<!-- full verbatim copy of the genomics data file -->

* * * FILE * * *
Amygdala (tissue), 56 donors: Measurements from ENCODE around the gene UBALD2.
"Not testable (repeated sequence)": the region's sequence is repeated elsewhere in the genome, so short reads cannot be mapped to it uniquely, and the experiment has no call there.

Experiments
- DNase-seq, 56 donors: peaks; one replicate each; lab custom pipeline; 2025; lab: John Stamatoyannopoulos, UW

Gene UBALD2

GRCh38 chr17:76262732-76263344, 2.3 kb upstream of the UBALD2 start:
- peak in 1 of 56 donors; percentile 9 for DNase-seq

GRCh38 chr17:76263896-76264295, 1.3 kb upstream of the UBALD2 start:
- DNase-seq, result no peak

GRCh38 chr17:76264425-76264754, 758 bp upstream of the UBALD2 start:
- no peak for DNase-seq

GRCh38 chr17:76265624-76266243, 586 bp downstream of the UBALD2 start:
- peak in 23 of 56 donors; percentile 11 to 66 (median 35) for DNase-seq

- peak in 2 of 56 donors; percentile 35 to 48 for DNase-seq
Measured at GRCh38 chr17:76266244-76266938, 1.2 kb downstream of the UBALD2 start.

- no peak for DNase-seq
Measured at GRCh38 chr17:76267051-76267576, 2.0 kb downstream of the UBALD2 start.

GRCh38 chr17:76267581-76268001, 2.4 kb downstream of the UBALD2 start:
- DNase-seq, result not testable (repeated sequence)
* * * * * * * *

Amygdala (tissue), 56 donors: Measurements from ENCODE around the gene UBALD2.
"Not testable (repeated sequence)": the region's sequence is repeated elsewhere in the genome, so short reads cannot be mapped to it uniquely, and the experiment has no call there.

Experiments
- DNase-seq, 56 donors: peaks; one replicate each; lab custom pipeline; 2025; lab: John Stamatoyannopoulos, UW

Gene UBALD2

GRCh38 chr17:76262732-76263344, 2.3 kb upstream of the UBALD2 start:
- peak in 1 of 56 donors; percentile 9 for DNase-seq

GRCh38 chr17:76263896-76264295, 1.3 kb upstream of the UBALD2 start:
- DNase-seq, result no peak

GRCh38 chr17:76264425-76264754, 758 bp upstream of the UBALD2 start:
- no peak for DNase-seq

GRCh38 chr17:76265624-76266243, 586 bp downstream of the UBALD2 start:
- peak in 23 of 56 donors; percentile 11 to 66 (median 35) for DNase-seq

- peak in 2 of 56 donors; percentile 35 to 48 for DNase-seq
Measured at GRCh38 chr17:76266244-76266938, 1.2 kb downstream of the UBALD2 start.

- no peak for DNase-seq
Measured at GRCh38 chr17:76267051-76267576, 2.0 kb downstream of the UBALD2 start.

GRCh38 chr17:76267581-76268001, 2.4 kb downstream of the UBALD2 start:
- DNase-seq, result not testable (repeated sequence)